Tis’ the season of figs in the snack stash!
Fig rolls is a classic British biscuit, much like munchies such as jammy dodgers (one of my favorites) and custard creams. Sipping on a delicious hot cuppa and biting into fig rolls make an afternoon snug. Although fig rolls are available all-year-round, I can’t imagine sinking my teeth into figs in summer and spring. Hence, I reserved my appetite for figs for autumn and winter!
Fig rolls are one of those foods that evoke either one of two different reactions: most people find them delicious, while others feel quite the opposite. I enjoy them now, but I do empathize with the latter group. That’s because I was one of them.
Growing up, I wasn’t very fond of figs. I didn’t strongly dislike them, neither was I ever going to reach for them in a snack bag of assorted dried fruit and nuts (where I often encountered figs’ presence). On a scale of 1 to 10, I’d probably rate it a ‘3’ or a ‘4’ back in the day. Fast forward to the present, its autumnal touch has been gracing my seasonal palate. My love-hate ‘frenemy’ relationship with figs has blossomed into a friendship. As the saying goes, “never say never”.
Figs evoke vibes of feeling as snug as a bug in a rug. Fig rolls basically comprise of a fig paste which is rolled in pastry. These rolls, which are relatively flat and wide lengthwise (supermarket versions like Tesco’s, at least), are then baked and sliced.
Fig rolls are members of the ‘biscuits’ family, and their star quality led to an appearance on last year’s season of The Great British Bake Off. Prepared by Paul Hollywood, Biscuit Week’s technical challenge was… you guessed it… fig rolls. Apparently, that very challenge sparked a debate in the British foodie cyber realm: are fig rolls ‘biscuits’, or are they ‘cakes’?
As a Bake Off fan, I was pondering on that million-dollar question. I feel like they are somewhere between the ‘biscuit’ and ‘cake’ worlds. I classify them as ‘biscuits’ because that’s how they have always been referred to, after all. And I feel like they seemingly match the ‘cookies’ realm as well (perhaps a distant English cousin of American-style cookies). They’re soft, but not as soft as traditional cakes, as the pastry that encases the fig filling is soft and somewhat cookie-like. On the flip side, each bite is far from the crunch of English-style biscuits and the pastry is thicker and denser than a cookie. There’s one thing that Team ‘Biscuit’ and Team ‘Cake’ do agree on: fig rolls are delicious.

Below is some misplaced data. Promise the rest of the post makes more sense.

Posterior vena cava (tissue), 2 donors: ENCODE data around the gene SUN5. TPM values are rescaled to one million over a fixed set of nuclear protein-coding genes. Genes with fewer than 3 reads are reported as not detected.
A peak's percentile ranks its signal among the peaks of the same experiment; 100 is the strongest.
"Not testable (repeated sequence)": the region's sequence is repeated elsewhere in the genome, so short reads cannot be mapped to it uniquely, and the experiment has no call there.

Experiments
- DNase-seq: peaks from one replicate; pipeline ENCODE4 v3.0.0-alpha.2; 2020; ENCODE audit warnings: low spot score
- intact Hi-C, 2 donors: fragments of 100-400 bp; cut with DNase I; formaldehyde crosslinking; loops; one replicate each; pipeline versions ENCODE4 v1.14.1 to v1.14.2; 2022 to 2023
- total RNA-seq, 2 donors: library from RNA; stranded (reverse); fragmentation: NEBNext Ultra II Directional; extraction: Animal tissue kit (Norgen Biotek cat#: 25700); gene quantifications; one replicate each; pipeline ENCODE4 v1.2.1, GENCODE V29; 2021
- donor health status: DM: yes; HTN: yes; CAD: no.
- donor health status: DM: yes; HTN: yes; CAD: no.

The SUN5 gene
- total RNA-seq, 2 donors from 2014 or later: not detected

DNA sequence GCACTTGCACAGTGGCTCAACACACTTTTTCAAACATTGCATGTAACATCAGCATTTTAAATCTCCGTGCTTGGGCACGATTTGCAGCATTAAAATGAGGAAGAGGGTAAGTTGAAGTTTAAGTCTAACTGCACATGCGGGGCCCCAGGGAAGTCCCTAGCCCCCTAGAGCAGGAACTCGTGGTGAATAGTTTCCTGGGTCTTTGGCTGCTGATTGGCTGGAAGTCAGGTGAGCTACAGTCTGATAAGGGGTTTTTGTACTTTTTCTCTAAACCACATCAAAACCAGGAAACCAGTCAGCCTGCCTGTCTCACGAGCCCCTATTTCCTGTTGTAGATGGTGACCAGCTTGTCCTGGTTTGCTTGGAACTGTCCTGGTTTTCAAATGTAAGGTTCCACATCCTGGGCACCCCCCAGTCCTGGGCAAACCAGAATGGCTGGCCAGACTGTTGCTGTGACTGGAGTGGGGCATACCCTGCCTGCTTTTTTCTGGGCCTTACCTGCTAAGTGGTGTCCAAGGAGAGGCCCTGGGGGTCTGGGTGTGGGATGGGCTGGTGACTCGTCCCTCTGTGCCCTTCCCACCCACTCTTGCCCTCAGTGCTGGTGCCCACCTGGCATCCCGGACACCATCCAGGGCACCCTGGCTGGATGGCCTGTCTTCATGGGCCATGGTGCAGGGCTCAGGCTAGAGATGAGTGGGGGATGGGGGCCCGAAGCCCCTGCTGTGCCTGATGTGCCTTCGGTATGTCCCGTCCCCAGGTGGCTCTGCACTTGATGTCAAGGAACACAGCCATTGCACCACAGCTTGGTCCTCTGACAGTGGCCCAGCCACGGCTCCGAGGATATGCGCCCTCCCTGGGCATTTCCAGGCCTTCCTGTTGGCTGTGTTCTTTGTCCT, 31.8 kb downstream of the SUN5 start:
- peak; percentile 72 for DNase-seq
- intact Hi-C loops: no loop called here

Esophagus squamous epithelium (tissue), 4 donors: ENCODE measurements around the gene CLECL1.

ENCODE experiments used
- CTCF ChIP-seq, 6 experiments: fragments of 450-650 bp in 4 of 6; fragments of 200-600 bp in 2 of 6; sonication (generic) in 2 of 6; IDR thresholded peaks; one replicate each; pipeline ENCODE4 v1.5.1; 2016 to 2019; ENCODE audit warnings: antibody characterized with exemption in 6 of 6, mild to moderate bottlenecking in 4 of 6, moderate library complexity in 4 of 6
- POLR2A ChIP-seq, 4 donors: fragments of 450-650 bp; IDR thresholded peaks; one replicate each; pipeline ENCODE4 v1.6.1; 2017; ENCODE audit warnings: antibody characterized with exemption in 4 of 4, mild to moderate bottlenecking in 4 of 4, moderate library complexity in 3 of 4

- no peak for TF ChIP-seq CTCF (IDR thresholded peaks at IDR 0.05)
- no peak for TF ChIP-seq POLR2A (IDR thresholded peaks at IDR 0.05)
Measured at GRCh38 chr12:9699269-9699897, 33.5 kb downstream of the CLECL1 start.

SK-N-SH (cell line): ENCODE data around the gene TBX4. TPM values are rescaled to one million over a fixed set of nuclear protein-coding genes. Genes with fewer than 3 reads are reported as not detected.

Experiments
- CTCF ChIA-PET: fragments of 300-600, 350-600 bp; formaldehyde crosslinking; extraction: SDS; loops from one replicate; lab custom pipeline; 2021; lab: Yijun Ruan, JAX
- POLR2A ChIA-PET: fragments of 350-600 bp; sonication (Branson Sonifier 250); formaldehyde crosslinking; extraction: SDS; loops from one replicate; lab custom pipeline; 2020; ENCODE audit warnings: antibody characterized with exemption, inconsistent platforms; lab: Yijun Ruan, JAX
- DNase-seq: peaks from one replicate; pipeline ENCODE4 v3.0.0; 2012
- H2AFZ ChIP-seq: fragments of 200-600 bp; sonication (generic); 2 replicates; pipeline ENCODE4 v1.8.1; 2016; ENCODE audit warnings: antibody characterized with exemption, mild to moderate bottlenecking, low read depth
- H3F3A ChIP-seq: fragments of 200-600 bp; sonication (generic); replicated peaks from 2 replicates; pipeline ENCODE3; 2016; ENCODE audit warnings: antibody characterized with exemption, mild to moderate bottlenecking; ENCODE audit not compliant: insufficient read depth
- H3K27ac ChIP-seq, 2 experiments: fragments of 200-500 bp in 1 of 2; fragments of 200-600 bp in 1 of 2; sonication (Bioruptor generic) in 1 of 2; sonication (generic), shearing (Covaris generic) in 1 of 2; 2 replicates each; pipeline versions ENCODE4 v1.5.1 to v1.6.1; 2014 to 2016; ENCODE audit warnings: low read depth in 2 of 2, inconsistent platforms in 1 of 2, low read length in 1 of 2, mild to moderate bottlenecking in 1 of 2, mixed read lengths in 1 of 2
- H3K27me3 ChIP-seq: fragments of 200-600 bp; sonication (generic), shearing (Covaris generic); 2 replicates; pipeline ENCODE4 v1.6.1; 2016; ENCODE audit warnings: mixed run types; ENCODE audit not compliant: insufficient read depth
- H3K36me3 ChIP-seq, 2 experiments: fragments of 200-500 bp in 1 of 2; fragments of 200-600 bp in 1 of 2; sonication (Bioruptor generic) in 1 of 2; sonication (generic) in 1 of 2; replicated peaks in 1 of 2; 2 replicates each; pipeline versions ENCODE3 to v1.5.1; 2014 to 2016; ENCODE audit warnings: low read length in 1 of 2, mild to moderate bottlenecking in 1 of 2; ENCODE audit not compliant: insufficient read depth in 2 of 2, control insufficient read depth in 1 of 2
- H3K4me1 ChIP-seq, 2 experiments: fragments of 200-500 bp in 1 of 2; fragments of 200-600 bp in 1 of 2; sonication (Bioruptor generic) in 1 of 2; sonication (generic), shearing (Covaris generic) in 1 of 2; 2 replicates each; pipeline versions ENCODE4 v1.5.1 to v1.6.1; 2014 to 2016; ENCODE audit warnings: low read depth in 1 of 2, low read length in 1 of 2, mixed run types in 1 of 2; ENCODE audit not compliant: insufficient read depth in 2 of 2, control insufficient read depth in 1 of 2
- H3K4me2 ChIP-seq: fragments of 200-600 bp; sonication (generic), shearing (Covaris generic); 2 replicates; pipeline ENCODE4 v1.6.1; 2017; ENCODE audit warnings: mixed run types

Pastry, which wraps the fig paste as tightly as the biggest hug imaginable for cookies, is considered to be baked perfectly when its texture is soft, yet dense and a little bit crumbly. The best description I can think of is it’s a hybrid of a cake and a cookie! Traditional fig pastes take the sentence “sugar, spice and everything nice” quite literally. Sugar is added, and so are spices such as cinnamon and mixed spice. And you can’t have fig rolls without dried figs!
In Tesco’s version, the glistening, thick jam-like fig center is the star. Sugar is present without being too sweet, and the pastry balances that sweetness. I couldn’t detect any clues that led to spices, though. It seems to me that they’ve conjured a predominantly figgy paste. Later, I learnt that spices aren’t listed as an ingredient. As someone whose palate dislikes the taste of cinnamon more often than not, I don’t mind the exclusion of spices as it appeals to my palate more. It’s no wonder my taste buds were pleasantly acquainted with the biscuit’s taste relatively quickly! On the packaging, ‘32%’ is printed next to ‘fig’, which leads me to assume that figs account for 32% of each biscuit. The filling is smooth, with a bit of crunch from tiny fig seeds.
The pastry is baked well – it’s dense, neither too crumbly nor too soft. To me, the pastry-to-filling ratio is balanced as the figs aren’t too strong, but they aren’t hiding either. On the Goldilocks scale, it’s “just right”.
Overall, I reckon the fig rolls are nice biscuits to enjoy as a pick-me-up on an autumnal or wintery afternoon.